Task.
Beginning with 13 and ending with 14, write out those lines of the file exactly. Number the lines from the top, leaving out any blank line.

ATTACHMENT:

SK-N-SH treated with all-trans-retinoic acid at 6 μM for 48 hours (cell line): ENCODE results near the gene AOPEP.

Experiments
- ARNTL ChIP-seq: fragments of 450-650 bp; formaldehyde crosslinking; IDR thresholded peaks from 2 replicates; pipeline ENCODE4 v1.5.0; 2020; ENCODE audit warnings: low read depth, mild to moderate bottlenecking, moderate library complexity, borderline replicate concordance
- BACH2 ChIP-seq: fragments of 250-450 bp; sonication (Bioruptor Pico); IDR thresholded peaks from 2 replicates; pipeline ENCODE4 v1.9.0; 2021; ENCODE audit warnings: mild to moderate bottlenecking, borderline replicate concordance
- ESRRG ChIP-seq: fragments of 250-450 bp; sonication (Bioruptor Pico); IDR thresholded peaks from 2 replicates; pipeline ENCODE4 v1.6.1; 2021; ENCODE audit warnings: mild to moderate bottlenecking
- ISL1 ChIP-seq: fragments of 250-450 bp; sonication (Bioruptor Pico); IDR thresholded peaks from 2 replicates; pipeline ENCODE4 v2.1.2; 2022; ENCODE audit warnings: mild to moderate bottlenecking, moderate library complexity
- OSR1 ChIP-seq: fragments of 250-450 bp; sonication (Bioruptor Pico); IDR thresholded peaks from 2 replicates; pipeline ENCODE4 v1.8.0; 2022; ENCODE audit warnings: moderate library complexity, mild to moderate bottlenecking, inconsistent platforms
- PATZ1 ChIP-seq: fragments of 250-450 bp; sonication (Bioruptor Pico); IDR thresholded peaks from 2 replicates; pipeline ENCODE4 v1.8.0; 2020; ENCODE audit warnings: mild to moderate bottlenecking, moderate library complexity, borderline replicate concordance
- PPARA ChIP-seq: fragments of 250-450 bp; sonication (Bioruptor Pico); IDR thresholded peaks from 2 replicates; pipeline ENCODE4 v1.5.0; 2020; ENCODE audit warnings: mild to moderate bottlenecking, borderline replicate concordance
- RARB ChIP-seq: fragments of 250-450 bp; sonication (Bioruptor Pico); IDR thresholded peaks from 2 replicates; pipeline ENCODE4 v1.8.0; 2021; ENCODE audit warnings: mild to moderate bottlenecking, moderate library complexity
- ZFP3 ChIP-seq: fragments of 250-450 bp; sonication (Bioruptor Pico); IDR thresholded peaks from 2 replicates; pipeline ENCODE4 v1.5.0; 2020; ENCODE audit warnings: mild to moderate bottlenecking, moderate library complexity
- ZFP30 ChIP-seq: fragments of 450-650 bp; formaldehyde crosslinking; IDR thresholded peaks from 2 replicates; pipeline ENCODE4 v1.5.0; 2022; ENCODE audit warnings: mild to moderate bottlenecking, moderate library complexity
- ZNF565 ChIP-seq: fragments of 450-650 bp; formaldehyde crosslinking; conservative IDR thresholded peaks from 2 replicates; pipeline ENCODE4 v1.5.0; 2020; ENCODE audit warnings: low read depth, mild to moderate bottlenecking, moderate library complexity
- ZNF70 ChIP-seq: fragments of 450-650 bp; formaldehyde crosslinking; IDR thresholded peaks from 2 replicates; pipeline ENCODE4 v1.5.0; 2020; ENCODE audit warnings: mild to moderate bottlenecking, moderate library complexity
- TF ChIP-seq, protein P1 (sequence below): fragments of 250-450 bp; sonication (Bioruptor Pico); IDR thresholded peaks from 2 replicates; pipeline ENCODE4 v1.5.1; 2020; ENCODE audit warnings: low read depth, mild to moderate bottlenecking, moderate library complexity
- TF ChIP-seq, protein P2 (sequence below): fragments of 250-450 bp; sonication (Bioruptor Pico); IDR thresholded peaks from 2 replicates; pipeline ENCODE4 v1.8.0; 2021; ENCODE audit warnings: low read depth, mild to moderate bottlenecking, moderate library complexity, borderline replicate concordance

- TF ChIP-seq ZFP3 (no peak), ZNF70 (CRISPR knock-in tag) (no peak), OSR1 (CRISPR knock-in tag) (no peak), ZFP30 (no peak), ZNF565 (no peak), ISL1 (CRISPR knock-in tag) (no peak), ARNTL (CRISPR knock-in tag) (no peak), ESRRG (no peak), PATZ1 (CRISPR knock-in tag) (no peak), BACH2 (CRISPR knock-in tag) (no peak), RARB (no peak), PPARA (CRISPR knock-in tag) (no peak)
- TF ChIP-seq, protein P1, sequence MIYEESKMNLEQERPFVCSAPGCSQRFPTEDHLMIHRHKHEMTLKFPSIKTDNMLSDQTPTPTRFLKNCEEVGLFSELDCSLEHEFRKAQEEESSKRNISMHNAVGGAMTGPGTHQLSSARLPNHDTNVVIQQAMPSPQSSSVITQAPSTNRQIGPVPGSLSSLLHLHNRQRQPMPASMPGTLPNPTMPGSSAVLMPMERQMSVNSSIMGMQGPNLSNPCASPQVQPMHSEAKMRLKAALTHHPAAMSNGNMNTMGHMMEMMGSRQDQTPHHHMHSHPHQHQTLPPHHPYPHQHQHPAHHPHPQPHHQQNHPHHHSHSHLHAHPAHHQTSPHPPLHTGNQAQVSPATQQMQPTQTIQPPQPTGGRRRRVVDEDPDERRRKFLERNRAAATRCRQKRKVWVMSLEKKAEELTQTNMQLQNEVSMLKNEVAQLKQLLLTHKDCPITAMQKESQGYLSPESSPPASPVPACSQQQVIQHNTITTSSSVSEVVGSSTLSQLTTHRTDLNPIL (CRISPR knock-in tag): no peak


- ZNF565 ChIP-seq: fragments of 450-650 bp; formaldehyde crosslinking; conservative IDR thresholded peaks from 2 replicates; pipeline ENCODE4 v1.5.0; 2020; ENCODE audit warnings: low read depth, mild to moderate bottlenecking, moderate library complexity
- ZNF70 ChIP-seq: fragments of 450-650 bp; formaldehyde crosslinking; IDR thresholded peaks from 2 replicates; pipeline ENCODE4 v1.5.0; 2020; ENCODE audit warnings: mild to moderate bottlenecking, moderate library complexity